Dissemination and Adoption of Comparative Effectiveness Research Findings When Findings Challenge Current Practices. Study Design Characteristics


SPORT was launched in March 2000 to compare the outcomes of surgical and nonsurgical treatment for patients with lumbar intervertebral disk herniation, spinal stenosis, or degenerative spondylolisthesis (Weinstein, Lurie, et al., 2006; Weinstein, Lurie, et al., 2007; Weinstein, Tosteson, et al., 2008)

The spinal stenosis trial compared posterior decompressive laminectomy with usual care, which included physical therapy, education or counseling with home exercise instruction, and treatment with nonsteroidal anti-inflammatory drugs, if tolerated (Weinstein, Tosteson, et al., 2008). The specific type of treatment in the nonsurgical group was left to the discretion of each physician, because of the likelihood of patient heterogeneity in preferences and response to these treatments and limited data on the efficacy of individual nonsurgical treatments. Inclusion criteria required that patients have a history of neurogenic claudication or radicular leg symptoms for at least 12 weeks. As such, the trial was considered to have enrolled a relatively severely affected population.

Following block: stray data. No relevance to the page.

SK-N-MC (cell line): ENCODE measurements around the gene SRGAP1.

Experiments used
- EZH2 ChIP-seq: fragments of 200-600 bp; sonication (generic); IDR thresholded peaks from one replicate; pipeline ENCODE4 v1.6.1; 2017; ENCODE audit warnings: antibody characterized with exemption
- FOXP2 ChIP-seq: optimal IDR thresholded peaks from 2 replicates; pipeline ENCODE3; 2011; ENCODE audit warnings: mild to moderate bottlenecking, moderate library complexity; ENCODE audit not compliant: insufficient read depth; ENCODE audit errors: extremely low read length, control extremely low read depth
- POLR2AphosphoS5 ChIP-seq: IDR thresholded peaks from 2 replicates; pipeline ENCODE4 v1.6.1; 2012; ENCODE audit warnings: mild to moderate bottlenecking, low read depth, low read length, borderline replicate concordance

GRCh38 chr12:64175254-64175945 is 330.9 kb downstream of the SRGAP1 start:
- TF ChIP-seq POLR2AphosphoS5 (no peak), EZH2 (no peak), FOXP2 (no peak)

The trial included both a randomized cohort and an observational cohort (for patients who met eligibility criteria but who refused to be randomized). Outcomes were assessed in both cohorts over a two-year follow-up period.

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